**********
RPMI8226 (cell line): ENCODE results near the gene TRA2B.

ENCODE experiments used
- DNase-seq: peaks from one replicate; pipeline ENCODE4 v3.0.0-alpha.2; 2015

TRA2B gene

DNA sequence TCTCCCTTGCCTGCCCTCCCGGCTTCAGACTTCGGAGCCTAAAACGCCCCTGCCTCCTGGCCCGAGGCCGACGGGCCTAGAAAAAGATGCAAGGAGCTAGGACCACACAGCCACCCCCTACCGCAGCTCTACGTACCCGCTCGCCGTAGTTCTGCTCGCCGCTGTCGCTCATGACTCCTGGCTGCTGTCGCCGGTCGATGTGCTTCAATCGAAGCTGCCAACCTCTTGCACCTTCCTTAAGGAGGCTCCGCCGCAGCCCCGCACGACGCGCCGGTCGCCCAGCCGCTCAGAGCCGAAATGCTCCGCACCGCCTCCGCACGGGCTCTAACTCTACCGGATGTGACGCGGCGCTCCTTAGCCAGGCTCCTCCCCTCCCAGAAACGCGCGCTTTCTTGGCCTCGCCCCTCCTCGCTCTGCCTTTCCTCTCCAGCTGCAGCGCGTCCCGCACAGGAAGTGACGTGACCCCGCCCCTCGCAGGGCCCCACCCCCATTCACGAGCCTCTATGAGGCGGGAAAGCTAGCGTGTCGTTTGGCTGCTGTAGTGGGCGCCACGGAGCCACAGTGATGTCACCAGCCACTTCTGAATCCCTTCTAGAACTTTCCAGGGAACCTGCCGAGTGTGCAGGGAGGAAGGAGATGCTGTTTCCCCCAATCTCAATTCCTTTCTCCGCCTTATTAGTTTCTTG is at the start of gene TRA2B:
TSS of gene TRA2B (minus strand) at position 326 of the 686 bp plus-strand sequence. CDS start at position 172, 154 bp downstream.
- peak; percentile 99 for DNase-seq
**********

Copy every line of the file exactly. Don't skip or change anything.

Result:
RPMI8226 (cell line): ENCODE results near the gene TRA2B.

ENCODE experiments used
- DNase-seq: peaks from one replicate; pipeline ENCODE4 v3.0.0-alpha.2; 2015

TRA2B gene

DNA sequence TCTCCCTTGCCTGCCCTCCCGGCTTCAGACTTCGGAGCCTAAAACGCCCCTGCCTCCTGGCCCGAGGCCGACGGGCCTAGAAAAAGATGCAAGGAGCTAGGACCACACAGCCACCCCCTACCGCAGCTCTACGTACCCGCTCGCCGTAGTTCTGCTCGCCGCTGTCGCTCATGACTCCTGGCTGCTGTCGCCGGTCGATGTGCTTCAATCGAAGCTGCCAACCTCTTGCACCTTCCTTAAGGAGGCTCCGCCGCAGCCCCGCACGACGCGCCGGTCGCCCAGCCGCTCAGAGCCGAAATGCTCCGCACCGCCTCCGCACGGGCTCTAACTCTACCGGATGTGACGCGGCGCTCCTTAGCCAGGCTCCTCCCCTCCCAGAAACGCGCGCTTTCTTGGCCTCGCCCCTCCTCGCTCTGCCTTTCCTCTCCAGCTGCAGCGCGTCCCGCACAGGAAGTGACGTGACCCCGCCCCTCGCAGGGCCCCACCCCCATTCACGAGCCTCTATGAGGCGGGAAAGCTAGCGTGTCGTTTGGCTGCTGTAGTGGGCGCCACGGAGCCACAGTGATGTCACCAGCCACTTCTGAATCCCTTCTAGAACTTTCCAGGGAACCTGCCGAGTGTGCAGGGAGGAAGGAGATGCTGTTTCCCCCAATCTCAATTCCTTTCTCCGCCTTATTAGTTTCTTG is at the start of gene TRA2B:
TSS of gene TRA2B (minus strand) at position 326 of the 686 bp plus-strand sequence. CDS start at position 172, 154 bp downstream.
- peak; percentile 99 for DNase-seq